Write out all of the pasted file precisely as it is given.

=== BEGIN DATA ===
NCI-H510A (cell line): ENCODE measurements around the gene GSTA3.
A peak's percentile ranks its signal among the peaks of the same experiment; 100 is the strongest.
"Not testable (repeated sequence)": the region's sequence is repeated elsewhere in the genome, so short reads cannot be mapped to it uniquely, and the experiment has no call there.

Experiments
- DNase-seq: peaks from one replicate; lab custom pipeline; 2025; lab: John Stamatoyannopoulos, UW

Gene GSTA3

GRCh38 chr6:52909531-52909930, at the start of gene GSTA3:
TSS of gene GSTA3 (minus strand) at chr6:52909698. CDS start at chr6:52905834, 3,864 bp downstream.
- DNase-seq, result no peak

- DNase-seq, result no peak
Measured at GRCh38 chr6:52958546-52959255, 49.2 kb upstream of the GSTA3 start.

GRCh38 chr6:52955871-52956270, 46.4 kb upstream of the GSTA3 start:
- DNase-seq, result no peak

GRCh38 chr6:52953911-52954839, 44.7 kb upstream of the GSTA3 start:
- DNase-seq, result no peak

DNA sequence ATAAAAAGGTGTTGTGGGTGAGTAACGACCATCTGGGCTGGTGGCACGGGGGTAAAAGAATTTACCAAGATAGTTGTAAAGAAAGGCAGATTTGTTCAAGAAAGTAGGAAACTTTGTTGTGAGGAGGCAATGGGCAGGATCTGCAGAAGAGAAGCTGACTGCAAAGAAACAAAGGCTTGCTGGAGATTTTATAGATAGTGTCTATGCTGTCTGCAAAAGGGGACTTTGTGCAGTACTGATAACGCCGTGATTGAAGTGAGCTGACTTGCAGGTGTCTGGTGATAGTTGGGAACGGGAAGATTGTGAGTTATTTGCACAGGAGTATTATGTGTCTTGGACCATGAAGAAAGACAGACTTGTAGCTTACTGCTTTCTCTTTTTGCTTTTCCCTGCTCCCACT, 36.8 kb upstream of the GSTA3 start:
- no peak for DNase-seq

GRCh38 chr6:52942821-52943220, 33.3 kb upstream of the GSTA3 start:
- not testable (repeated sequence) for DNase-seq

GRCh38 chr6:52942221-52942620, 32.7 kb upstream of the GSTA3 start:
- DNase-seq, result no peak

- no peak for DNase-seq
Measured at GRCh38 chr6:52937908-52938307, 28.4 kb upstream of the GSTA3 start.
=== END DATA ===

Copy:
NCI-H510A (cell line): ENCODE measurements around the gene GSTA3.
A peak's percentile ranks its signal among the peaks of the same experiment; 100 is the strongest.
"Not testable (repeated sequence)": the region's sequence is repeated elsewhere in the genome, so short reads cannot be mapped to it uniquely, and the experiment has no call there.

Experiments
- DNase-seq: peaks from one replicate; lab custom pipeline; 2025; lab: John Stamatoyannopoulos, UW

Gene GSTA3

GRCh38 chr6:52909531-52909930, at the start of gene GSTA3:
TSS of gene GSTA3 (minus strand) at chr6:52909698. CDS start at chr6:52905834, 3,864 bp downstream.
- DNase-seq, result no peak

- DNase-seq, result no peak
Measured at GRCh38 chr6:52958546-52959255, 49.2 kb upstream of the GSTA3 start.

GRCh38 chr6:52955871-52956270, 46.4 kb upstream of the GSTA3 start:
- DNase-seq, result no peak

GRCh38 chr6:52953911-52954839, 44.7 kb upstream of the GSTA3 start:
- DNase-seq, result no peak

DNA sequence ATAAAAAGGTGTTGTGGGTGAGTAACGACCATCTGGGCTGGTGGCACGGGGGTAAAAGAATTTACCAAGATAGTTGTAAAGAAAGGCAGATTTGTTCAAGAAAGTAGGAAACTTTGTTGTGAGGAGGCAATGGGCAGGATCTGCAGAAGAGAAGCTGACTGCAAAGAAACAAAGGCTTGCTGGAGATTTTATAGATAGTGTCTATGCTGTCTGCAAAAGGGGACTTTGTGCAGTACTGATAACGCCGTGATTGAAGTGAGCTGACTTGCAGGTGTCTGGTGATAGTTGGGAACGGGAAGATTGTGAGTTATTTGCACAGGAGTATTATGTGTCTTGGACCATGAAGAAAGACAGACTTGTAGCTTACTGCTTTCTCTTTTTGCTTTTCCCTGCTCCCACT, 36.8 kb upstream of the GSTA3 start:
- no peak for DNase-seq

GRCh38 chr6:52942821-52943220, 33.3 kb upstream of the GSTA3 start:
- not testable (repeated sequence) for DNase-seq

GRCh38 chr6:52942221-52942620, 32.7 kb upstream of the GSTA3 start:
- DNase-seq, result no peak

- no peak for DNase-seq
Measured at GRCh38 chr6:52937908-52938307, 28.4 kb upstream of the GSTA3 start.